#BeyondCovid – Future of epilepsy services in Scotland

Epilepsy Specialist Nurse, Gareth Davison explains how the COVID-19 pandemic has affected epilepsy services in Scotland and what services will look like post pandemic.


In what ways has the COVID-19 pandemic affected epilepsy services in Scotland?

Like the NHS as a whole, services have had to adapt to manage the restrictions of the pandemic, minimising face to face contacts during lockdown periods and providing alternative platforms to support people with epilepsy.


What challenges have you faced providing epilepsy services during the COVID pandemic?

Changing from face-face contacts to providing support exclusively via telephone or NHS Attend Anywhere platform.


In your experience as an epilepsy specialist nurse how has the pandemic affected people with epilepsy?

Overall, people have coped very well, however covid restrictions, isolation from everyday support networks, colleagues, friends and family members has added additional challenges.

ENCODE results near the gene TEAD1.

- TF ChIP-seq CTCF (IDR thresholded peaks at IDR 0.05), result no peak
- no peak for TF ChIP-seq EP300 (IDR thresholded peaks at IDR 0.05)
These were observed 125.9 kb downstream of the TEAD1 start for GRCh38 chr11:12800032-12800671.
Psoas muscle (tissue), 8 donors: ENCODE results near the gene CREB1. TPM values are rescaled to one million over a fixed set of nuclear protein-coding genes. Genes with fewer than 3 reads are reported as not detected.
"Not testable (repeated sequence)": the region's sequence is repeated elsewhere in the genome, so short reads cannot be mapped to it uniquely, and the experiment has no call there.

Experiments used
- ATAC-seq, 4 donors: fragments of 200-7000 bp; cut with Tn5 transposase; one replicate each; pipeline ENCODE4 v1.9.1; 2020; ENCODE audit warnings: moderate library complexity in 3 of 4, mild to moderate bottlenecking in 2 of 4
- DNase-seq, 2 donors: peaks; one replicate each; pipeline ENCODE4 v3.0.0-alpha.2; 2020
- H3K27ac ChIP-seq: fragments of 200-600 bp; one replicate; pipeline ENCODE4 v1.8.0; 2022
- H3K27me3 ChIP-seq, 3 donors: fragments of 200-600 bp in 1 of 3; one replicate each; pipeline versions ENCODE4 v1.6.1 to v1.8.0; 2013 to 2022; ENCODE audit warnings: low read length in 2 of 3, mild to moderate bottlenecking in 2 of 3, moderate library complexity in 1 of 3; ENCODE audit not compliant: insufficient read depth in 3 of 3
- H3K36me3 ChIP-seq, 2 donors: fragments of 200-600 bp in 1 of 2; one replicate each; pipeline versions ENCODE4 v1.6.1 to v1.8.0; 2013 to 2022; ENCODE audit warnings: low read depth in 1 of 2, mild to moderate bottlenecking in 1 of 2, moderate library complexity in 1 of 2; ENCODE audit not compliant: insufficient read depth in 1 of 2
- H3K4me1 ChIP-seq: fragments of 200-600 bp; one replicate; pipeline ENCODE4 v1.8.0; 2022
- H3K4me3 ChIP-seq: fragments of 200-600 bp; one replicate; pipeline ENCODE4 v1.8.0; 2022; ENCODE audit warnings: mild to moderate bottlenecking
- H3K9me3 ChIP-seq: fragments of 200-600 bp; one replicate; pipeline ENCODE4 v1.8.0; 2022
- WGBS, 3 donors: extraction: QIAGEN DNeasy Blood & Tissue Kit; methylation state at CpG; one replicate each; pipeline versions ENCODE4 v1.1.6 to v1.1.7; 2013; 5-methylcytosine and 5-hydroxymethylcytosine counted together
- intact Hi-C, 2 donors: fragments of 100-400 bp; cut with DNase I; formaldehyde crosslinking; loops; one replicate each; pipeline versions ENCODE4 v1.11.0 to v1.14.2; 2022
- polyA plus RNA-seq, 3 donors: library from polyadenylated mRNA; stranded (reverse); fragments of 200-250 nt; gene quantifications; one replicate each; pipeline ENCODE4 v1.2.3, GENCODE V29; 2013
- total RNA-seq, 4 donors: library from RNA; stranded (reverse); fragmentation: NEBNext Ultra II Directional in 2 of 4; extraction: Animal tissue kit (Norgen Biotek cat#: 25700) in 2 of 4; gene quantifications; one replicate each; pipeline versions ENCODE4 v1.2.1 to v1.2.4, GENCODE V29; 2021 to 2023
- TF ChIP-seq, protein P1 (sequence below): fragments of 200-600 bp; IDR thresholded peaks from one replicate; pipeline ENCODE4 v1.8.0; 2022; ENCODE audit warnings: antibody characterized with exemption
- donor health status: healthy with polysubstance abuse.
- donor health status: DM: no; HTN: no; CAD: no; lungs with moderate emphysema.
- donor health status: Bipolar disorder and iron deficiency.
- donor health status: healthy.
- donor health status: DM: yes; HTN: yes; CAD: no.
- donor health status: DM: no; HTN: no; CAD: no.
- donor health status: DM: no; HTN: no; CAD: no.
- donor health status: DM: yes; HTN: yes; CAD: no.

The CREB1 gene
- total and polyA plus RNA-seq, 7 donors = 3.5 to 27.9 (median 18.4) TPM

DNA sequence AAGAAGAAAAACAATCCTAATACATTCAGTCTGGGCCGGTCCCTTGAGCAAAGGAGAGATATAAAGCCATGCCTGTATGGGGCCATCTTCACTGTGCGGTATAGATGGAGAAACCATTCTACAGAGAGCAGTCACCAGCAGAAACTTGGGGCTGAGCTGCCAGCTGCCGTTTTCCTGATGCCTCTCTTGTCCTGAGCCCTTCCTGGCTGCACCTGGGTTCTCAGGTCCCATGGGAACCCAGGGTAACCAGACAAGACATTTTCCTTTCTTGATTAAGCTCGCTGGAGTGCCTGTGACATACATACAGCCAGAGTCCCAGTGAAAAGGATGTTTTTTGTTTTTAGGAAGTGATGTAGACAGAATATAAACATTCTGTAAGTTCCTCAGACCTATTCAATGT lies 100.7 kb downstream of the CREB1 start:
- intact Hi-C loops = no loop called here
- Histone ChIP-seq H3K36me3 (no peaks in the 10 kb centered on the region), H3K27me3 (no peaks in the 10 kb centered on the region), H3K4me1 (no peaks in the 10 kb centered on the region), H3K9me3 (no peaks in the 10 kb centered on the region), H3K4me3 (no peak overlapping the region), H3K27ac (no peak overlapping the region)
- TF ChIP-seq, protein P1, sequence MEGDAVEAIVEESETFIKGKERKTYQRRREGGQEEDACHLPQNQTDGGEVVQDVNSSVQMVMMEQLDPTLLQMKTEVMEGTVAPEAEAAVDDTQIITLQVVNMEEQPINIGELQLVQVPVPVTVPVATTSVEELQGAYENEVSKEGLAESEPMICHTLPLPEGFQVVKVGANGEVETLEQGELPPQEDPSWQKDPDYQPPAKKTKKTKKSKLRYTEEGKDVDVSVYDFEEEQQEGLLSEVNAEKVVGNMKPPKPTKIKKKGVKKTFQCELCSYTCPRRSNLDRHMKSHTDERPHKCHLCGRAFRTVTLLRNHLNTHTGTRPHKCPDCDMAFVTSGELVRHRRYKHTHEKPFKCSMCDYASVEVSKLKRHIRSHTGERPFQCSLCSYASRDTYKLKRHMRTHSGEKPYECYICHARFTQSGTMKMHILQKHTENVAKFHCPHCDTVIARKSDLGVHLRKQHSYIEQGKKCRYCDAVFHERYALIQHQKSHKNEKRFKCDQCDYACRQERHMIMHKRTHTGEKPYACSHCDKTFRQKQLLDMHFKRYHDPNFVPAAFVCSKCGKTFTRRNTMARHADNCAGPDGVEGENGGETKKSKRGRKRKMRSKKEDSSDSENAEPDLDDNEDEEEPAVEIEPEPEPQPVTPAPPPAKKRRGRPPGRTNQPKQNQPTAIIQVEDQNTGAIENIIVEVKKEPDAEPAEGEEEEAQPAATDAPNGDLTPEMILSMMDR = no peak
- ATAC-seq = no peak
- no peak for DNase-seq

For example, adjusting to an epilepsy diagnosis, managing seizure triggers or engaging with healthcare providers.


What is the future for epilepsy services in Scotland? For example, do you feel that online consultations will be something we will see more of post COVID?

Yes. Epilepsy nurses already provide a lot of support via telephone and I believe online consultations are useful for some people, whilst others much prefer face-to-face contact.

I think there is a role for both in the future but believe there will always be a place for face-to-face contact in building and sustaining good relationships.


What lessons have been learned during the COVID pandemic, which will help improve epilepsy services in Scotland?

The flexibility in approach to supporting people with epilepsy, enabling some people to engage via platforms like Attend Anywhere and providing more choice about how they might access a service.


What would you say to someone who has been newly diagnosed with epilepsy or is struggling to cope with their epilepsy due to the pandemic?

Please don’t hesitate to be in touch with your local epilepsy nurse, Neurology service, GP, and organisations like Epilepsy Scotland who can provide much support and direct you to the appropriate service.